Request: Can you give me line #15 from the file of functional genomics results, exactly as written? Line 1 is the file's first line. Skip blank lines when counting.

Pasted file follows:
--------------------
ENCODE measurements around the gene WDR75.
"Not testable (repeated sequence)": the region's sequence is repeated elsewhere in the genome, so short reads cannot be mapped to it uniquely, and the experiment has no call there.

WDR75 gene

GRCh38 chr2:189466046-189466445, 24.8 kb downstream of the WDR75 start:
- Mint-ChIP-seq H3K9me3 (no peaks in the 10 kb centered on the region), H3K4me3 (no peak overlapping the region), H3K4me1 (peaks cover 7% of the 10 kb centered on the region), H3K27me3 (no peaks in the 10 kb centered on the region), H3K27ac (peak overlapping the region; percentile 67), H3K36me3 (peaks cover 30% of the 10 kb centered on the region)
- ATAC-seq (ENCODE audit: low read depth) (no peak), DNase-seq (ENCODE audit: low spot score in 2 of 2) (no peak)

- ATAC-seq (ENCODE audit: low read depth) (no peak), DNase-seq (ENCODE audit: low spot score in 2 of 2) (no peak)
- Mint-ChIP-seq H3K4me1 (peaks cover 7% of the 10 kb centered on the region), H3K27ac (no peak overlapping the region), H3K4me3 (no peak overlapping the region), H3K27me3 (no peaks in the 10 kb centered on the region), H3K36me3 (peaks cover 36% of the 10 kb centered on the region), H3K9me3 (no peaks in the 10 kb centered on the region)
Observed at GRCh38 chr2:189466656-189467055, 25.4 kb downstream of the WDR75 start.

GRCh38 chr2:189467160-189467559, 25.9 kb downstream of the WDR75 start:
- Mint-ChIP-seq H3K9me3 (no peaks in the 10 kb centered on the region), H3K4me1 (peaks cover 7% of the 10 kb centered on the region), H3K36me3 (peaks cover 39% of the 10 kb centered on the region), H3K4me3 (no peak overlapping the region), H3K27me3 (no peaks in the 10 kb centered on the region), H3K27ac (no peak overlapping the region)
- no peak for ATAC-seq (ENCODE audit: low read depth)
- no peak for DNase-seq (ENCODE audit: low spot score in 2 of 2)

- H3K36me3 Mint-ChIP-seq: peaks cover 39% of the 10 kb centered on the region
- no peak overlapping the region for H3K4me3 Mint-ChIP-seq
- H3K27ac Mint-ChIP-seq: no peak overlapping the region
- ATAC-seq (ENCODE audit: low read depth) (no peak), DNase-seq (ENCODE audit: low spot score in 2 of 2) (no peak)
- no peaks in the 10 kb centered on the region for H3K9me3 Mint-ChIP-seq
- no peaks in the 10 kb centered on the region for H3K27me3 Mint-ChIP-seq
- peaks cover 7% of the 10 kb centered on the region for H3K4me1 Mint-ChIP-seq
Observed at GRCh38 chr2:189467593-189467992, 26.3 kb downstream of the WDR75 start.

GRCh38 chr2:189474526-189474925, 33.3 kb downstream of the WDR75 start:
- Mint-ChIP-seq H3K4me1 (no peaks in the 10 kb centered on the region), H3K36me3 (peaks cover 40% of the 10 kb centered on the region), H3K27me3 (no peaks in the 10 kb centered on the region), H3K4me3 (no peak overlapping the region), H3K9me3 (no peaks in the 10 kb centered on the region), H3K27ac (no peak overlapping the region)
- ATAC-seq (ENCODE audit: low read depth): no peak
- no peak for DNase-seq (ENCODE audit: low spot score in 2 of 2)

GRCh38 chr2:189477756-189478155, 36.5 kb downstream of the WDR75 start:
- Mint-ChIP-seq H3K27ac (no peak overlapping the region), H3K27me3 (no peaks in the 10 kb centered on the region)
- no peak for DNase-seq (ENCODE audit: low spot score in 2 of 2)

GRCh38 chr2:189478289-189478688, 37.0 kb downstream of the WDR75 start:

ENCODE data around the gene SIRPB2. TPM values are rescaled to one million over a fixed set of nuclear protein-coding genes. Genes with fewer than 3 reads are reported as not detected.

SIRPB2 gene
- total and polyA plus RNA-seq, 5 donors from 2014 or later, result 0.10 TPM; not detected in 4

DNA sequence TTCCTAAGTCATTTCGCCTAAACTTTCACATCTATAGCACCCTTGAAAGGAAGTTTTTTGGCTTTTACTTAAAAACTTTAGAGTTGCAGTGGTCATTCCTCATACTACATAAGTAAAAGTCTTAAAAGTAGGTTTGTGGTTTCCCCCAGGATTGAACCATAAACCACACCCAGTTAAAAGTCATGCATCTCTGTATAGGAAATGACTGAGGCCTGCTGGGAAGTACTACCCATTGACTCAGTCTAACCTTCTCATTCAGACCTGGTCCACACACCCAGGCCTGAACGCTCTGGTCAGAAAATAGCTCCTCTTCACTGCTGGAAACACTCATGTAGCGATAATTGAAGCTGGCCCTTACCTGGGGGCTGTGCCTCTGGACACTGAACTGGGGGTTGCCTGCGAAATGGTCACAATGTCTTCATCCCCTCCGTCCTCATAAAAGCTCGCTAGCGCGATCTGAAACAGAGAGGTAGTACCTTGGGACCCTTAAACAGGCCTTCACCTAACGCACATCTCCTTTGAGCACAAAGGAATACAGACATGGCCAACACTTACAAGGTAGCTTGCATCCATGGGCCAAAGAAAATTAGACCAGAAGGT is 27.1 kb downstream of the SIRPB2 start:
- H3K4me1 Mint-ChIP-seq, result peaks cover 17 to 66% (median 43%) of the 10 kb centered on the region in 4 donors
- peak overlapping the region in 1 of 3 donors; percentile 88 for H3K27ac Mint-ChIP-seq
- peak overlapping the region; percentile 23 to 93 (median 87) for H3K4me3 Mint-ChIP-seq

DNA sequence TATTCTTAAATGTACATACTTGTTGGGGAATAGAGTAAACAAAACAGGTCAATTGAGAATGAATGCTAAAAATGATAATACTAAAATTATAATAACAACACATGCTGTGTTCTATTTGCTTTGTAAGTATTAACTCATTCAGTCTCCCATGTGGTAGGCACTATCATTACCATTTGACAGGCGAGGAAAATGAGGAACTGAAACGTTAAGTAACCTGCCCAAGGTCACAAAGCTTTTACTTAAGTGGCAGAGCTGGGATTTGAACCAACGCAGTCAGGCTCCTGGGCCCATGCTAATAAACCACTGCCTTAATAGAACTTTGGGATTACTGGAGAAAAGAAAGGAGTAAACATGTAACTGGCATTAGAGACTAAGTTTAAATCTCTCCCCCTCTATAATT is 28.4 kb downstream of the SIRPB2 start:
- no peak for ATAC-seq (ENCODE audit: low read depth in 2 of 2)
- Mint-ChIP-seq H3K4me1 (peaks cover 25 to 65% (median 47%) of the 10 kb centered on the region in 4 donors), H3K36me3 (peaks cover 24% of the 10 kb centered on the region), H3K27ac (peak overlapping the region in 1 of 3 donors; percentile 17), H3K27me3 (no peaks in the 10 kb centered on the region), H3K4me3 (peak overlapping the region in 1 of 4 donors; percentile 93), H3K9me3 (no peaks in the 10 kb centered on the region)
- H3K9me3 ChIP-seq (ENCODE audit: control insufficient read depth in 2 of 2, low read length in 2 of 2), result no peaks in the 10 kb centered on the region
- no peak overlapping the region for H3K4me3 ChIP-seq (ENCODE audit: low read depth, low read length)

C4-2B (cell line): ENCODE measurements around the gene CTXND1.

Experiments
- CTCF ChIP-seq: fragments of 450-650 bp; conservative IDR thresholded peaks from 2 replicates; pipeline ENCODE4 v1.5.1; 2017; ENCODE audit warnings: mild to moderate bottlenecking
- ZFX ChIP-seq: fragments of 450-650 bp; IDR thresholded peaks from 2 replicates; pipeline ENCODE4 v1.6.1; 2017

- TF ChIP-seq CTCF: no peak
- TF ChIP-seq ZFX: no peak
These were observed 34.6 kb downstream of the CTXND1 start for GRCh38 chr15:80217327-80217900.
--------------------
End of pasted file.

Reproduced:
- no peak overlapping the region for H3K4me3 Mint-ChIP-seq